'A New Map of the East India Isles', from Cary's New Universal Atlas (1801), by John Cary
American and Chinese warships shadow one another around disputed islets, planes jostle in the skies overhead and seven different governments argue over who has the rights to the oil and fish in the waters beneath. At the heart of this is the question of who owns the rocks and reefs of the South China Sea. They may be tiny – their total area is just a few square miles – but they could trigger a global confrontation.
There are actually two sets of disputes in the South China Sea: one is about the islets themselves and involves China, Taiwan, the Philippines, Malaysia, Brunei, Vietnam and, to a limited extent, Indonesia. The other is about the spaces in between the islets – which is really about the rules of the international system, particularly the Law of the Sea – and that predominantly concerns the US and China. It is the overlap between the two disputes that makes them so potentially dangerous. An incident between local fishing boats could end in conflict between two of the world’s most powerful navies.
NASA's Mars Helicopter, a small, autonomous rotorcraft, will travel with the agency's Mars 2020 rover, currently scheduled to launch in July 2020, to demonstrate the viability and potential of heavier-than-air vehicles on the Red Planet.
The Mars Helicopter, a small, autonomous rotorcraft, will travel with the agency’s Mars 2020 rover mission, currently scheduled to launch in July 2020, to demonstrate the viability and potential of heavier-than-air vehicles on the Red Planet.
“NASA has a proud history of firsts,” said NASA Administrator Jim Bridenstine. “The idea of a helicopter flying the skies of another planet is thrilling. The Mars Helicopter holds much promise for our future science, discovery, and exploration missions to Mars.”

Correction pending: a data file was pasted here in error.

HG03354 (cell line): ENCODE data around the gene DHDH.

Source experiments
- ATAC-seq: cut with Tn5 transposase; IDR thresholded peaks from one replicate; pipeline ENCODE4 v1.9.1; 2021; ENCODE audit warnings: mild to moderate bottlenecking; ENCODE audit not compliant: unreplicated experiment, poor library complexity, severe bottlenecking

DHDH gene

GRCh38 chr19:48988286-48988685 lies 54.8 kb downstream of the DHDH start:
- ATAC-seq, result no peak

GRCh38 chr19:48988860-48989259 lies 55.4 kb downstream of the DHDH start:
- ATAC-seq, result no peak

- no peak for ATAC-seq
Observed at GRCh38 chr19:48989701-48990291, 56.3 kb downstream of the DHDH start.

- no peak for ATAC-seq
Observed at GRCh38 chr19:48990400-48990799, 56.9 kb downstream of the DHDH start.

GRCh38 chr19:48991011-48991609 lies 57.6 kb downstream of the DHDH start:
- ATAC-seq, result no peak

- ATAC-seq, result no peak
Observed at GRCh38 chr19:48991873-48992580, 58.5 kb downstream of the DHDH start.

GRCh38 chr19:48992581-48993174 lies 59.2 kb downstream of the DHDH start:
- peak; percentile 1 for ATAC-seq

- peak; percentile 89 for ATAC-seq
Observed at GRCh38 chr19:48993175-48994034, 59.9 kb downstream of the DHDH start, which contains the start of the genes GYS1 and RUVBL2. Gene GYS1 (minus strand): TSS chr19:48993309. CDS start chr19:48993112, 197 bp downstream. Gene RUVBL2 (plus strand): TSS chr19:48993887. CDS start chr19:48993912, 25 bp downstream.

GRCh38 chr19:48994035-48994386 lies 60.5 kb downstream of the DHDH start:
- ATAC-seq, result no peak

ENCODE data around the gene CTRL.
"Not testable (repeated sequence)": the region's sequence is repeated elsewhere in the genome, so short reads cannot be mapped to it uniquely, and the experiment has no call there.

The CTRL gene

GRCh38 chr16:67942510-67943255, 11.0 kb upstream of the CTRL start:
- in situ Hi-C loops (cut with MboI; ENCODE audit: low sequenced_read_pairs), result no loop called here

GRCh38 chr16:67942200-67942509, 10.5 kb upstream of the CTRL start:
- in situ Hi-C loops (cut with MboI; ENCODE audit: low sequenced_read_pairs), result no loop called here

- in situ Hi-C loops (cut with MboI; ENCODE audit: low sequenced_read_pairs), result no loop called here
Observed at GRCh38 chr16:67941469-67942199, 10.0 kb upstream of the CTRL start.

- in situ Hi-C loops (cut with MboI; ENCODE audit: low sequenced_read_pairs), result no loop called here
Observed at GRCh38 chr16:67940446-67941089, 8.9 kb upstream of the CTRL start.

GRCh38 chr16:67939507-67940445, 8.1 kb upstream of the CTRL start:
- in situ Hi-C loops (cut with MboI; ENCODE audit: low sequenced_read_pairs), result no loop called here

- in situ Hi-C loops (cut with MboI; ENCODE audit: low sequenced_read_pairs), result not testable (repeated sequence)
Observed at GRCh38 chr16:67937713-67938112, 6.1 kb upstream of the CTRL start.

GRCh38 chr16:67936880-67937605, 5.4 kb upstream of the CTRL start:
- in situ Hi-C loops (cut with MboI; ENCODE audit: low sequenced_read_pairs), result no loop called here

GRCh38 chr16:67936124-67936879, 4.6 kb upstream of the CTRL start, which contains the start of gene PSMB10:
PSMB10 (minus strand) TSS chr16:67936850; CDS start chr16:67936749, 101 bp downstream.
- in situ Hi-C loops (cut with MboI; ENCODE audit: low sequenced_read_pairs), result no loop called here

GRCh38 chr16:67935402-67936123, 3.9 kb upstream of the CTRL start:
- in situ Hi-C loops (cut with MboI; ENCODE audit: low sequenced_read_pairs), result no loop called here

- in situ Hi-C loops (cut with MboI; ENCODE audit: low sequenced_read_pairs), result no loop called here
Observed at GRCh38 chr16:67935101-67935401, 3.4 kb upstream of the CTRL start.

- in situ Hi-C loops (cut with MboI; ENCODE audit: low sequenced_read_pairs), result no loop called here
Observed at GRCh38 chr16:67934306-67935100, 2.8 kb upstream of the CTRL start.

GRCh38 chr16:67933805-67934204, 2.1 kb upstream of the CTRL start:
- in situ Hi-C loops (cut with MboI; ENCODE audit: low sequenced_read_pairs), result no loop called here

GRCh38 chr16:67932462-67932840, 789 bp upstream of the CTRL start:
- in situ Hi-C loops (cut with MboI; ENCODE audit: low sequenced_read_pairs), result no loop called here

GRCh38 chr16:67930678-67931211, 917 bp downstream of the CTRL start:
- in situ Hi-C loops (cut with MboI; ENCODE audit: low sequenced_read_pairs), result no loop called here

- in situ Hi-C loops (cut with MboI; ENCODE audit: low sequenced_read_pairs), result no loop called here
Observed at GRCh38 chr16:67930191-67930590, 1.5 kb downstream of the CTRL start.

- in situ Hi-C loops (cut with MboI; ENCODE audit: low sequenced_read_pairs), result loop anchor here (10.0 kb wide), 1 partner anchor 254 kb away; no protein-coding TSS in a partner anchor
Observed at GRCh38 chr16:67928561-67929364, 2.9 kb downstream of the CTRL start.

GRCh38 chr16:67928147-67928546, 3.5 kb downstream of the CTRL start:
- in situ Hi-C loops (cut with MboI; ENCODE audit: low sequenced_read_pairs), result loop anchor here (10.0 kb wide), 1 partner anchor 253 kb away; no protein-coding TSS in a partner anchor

U.S. Rep. John Culberson of Texas echoed Bridenstine’s appreciation of the impact of American firsts on the future of exploration and discovery.
“It’s fitting that the United States of America is the first nation in history to fly the first heavier-than-air craft on another world,” Culberson said. “This exciting and visionary achievement will inspire young people all over the United States to become scientists and engineers, paving the way for even greater discoveries in the future.”
There’s a joke, attributed to Oscar Wilde, that the most frightening sentence in the English language is: ‘I had a very interesting dream last night.’ If Wilde did say that, it’s a safe bet that he wouldn’t have liked Insomniac Dreams, because this short book is focused entirely on the dream-life of Vladimir Nabokov.＊ It has at its heart a record of dreams that Nabokov kept for eighty days from October 1964, while he was living at the Montreux Palace Hotel – in terms of his books, after he had finished Pale Fire and before he wrote Ada. He recorded the dreams on waking, using the set-up he employed for writing his books, in his neat pencil handwriting, on lined A6 index cards.